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More on Dollhouse

As a fan of Joss Whedon’s science fiction western Firefly, I’ve also been watching his most recent television creation, Dollhouse. Five episodes of the series have now aired, and some of the complex back-story is starting to come clearer. However, I’m still finding that I have mixed responses to the show, alternately disappointed and intrigued. And since I was particularly interested in the explicitly western elements of Firefly,  keep hoping that Whedon’s knowledge of the western genre will come out in Dollhouse as well. Thus far, that hasn’t happened, although I can see the possibility of a western “sensibility” emerging from the show. At the very least, “True Believer,” the most recent episode, was set in Arizona.

If you haven’t seen Dollhouse, the dolls are living humans who have had their personalities erased. They are kept in the “dollhouse” in a state of blank mindless activity (they spend a lot of time showering), physically functioning but personality-less. When the dolls are sent out on missions, they are then imprinted with new personalities and skill sets depending on what they need for their assigned missions (which are then erased at the end of the mission).

The doll whose adventures we follow is Echo. In the first episode, she was imprinted with the personality of a crisis negotiator. In the episode that aired this past Friday, she was imprinted with the personality of a religious cult follower in order to infiltrate the cult. These missions are at the center of each episode, and because they are framed by the various goings on behind the scenes at the dollhouse (there are scientists and handlers and leaders and showering, lots of showering), the missions operate as a kind of episode within a episode, a play within a play, which sometimes leads to interesting “echoes” between the machinations within the bureaucracy of the dollhouse and the events of the mission.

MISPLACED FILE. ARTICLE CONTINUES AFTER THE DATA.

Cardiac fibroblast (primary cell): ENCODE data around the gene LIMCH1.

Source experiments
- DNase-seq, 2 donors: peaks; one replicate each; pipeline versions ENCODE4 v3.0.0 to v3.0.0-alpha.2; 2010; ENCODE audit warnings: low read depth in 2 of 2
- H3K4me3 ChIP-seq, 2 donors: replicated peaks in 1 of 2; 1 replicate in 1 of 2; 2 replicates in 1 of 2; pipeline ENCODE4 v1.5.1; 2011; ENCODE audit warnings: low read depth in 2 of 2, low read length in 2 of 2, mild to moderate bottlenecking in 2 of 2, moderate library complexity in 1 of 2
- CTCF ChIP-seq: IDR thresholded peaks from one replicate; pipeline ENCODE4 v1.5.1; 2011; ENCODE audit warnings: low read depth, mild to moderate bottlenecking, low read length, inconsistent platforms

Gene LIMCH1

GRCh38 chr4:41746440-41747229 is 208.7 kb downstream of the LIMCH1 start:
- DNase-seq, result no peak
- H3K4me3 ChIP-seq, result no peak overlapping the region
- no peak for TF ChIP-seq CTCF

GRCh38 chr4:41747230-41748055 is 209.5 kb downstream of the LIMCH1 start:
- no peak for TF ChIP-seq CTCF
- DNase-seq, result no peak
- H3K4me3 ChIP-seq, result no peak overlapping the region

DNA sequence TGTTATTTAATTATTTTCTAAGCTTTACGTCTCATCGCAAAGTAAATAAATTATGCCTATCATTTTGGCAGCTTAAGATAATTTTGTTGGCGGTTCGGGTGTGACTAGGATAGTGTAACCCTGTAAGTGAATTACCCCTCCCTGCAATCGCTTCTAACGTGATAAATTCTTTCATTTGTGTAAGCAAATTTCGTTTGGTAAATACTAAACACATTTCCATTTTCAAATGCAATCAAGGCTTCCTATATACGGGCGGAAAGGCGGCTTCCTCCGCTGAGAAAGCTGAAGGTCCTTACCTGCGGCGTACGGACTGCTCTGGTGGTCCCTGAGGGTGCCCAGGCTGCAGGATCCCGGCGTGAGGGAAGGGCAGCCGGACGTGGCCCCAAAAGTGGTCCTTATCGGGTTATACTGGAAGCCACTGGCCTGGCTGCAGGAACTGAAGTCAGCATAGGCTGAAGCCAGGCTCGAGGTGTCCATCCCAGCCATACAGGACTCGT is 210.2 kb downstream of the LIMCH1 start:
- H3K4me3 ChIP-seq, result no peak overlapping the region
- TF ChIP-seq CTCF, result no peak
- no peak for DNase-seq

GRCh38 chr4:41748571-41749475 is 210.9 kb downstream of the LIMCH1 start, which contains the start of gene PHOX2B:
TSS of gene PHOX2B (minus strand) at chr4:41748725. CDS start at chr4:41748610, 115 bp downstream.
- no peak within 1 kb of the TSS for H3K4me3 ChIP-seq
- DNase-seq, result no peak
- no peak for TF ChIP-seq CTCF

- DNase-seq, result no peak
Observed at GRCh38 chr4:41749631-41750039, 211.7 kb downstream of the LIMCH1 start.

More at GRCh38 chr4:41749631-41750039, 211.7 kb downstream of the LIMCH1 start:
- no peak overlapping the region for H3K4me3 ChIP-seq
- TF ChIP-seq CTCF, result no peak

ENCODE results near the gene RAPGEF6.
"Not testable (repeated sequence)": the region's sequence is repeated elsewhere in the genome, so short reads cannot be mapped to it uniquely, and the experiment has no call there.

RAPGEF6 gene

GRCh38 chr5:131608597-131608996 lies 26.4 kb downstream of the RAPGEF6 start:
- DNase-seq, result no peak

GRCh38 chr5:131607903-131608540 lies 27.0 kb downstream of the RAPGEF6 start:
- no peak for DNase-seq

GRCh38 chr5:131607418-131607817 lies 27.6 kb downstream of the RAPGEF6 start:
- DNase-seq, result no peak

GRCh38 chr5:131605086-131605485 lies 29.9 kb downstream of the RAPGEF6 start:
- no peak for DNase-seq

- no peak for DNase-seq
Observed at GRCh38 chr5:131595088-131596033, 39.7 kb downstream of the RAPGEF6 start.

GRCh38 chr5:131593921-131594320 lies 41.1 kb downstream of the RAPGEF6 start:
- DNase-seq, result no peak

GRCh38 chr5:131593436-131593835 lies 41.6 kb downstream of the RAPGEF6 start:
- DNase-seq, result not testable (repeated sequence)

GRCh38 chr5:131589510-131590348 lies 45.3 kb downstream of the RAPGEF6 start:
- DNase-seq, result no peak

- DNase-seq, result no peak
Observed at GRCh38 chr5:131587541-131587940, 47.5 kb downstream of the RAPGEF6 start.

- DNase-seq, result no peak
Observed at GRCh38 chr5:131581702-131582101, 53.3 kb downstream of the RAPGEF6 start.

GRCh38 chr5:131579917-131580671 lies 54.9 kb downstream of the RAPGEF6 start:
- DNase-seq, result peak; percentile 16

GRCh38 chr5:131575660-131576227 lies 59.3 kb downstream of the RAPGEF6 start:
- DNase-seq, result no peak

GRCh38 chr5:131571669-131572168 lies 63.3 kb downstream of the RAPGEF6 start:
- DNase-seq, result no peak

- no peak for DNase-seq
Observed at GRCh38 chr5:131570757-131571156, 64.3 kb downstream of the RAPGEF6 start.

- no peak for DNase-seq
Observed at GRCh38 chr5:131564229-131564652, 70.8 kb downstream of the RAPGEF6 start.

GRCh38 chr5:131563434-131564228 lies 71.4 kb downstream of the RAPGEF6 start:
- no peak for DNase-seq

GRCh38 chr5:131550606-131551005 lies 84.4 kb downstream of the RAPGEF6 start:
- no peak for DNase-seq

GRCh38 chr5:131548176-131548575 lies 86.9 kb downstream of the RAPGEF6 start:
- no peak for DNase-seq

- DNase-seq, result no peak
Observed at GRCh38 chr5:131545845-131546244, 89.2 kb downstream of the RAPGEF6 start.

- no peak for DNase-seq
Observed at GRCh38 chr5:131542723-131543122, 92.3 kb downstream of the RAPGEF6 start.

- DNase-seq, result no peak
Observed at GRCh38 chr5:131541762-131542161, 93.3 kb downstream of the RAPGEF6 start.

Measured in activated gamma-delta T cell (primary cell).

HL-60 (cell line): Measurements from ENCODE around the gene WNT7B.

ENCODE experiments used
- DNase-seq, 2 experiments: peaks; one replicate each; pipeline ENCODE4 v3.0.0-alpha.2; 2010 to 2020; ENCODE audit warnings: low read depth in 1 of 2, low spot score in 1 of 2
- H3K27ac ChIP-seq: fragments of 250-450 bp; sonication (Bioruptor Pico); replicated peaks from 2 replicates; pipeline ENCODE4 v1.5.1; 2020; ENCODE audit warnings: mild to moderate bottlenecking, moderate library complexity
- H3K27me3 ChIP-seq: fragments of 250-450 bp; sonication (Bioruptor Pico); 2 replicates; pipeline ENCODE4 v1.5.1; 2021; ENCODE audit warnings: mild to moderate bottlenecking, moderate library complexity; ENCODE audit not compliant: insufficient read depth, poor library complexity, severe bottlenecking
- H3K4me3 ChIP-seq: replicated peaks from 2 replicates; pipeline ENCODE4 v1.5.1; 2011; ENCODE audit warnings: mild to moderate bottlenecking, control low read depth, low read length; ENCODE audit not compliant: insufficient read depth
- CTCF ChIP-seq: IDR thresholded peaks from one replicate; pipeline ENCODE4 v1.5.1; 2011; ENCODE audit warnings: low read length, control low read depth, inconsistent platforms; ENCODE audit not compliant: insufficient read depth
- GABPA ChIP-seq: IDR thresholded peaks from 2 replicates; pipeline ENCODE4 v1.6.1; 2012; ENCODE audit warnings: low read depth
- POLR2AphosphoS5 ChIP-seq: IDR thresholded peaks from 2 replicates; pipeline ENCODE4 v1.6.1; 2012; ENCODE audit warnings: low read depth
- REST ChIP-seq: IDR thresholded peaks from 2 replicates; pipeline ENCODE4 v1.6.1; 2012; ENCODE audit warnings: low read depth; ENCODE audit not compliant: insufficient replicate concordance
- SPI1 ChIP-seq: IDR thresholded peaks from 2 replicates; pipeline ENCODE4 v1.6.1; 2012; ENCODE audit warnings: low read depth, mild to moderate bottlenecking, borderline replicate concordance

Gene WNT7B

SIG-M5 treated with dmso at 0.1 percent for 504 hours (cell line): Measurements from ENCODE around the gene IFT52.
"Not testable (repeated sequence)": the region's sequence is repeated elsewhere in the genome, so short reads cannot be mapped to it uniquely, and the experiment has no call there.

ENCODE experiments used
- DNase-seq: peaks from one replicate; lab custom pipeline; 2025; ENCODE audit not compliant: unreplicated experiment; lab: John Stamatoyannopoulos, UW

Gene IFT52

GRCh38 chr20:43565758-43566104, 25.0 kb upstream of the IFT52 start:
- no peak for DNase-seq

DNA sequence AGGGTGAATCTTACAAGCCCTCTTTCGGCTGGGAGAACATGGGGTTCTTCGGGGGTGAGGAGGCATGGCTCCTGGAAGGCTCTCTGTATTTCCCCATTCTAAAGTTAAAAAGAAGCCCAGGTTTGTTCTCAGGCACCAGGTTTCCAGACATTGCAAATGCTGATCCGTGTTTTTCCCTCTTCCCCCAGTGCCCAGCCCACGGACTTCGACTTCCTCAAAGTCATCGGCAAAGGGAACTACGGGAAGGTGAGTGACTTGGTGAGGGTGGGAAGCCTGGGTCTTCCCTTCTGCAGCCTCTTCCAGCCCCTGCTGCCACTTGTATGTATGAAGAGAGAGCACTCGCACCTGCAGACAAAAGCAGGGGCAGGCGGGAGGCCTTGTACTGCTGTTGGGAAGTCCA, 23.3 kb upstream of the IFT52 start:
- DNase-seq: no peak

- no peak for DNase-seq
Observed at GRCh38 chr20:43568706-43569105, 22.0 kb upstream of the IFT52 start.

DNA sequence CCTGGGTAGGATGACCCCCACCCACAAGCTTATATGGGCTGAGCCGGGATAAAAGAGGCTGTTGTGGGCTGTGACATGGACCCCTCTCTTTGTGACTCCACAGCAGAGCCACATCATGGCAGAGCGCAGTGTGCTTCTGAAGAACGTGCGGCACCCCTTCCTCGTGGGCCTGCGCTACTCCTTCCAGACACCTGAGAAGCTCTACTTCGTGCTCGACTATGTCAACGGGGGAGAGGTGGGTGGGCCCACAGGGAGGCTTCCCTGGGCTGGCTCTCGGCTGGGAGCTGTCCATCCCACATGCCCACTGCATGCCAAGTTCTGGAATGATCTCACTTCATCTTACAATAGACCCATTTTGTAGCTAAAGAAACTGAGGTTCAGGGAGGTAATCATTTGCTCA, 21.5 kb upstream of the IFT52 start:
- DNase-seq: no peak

However, the dullest part of the show thus far are the missions. Each mission is a short genre drama, with a different action genre providing the plot conventions each week. In addition to the Hostage Negotiation Plot, we’ve also had The Most Dangerous Game Plot (hunter client wants to hunt the most dangerous game of all—man, or, more precisely, woman, in the form of Echo), the Heist, and, most recently, the Undercover at a Religious Cult (in the past few years, I’ve seen both Veronica Mars and Monk use this plot device, both to much more interesting effect). Because the missions are mini-episodes within the larger episode, there’s not much time or space for exploration or innovation, and the missions as a result have been competent but bare-bones versions of genre set pieces that we’ve seen time and time again. Generally, this is what Joss Whedon does very well, take conventions of a genre and reinvent them, but the missions themselves are pretty straightforward repetitions rather than reinventions.

The interesting stuff seems to be going on in the frame. We’ve learned that there’s a character known as Alpha, a doll who has gone renegade, and who may be in the process of sabotaging the work of the dollhouse bureaucrats. And there are indications that Echo may be following in Alpha’s path. The most interesting part of the most recent episode was when Echo broke character, and rather than playing the devotee as she was programed to do, she punched the cult leader in the nose.

In the future of Dollhouse, we may eventually move away entirely from the missions (which is what I’m hoping for). However, before that happens, I hope Echo at least gets sent out on some sort of western adventure.

This post was originally published on the Western Literature Association Blog.

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